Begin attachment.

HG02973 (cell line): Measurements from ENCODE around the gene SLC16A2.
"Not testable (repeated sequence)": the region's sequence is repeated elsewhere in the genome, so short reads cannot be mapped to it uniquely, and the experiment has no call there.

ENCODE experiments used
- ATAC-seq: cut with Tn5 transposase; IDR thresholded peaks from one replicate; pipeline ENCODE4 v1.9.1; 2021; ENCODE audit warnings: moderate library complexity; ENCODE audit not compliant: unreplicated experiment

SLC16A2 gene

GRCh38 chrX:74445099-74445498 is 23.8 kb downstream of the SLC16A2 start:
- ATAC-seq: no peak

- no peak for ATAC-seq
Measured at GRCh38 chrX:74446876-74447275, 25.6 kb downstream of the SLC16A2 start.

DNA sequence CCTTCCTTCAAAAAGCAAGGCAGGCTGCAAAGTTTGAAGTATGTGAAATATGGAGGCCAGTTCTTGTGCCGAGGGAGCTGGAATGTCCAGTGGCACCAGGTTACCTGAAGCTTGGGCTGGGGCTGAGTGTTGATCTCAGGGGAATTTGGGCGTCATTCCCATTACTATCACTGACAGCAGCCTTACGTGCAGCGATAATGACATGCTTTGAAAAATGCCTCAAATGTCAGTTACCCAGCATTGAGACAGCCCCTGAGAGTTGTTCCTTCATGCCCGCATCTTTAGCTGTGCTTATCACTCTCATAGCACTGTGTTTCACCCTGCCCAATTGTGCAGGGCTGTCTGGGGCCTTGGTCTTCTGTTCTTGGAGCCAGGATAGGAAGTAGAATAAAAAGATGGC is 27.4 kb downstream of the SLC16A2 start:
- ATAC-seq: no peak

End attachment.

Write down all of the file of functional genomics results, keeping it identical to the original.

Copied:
HG02973 (cell line): Measurements from ENCODE around the gene SLC16A2.
"Not testable (repeated sequence)": the region's sequence is repeated elsewhere in the genome, so short reads cannot be mapped to it uniquely, and the experiment has no call there.

ENCODE experiments used
- ATAC-seq: cut with Tn5 transposase; IDR thresholded peaks from one replicate; pipeline ENCODE4 v1.9.1; 2021; ENCODE audit warnings: moderate library complexity; ENCODE audit not compliant: unreplicated experiment

SLC16A2 gene

GRCh38 chrX:74445099-74445498 is 23.8 kb downstream of the SLC16A2 start:
- ATAC-seq: no peak

- no peak for ATAC-seq
Measured at GRCh38 chrX:74446876-74447275, 25.6 kb downstream of the SLC16A2 start.

DNA sequence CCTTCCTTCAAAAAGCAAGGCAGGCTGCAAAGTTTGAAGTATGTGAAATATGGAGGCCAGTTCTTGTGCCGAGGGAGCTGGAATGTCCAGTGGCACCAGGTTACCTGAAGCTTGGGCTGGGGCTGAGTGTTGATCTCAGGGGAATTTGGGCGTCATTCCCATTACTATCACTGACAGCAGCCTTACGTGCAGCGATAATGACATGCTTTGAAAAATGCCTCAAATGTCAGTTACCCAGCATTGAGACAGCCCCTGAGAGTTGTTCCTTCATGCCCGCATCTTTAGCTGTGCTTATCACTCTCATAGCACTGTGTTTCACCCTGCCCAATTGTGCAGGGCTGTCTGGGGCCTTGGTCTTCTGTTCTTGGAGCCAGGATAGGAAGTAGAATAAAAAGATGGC is 27.4 kb downstream of the SLC16A2 start:
- ATAC-seq: no peak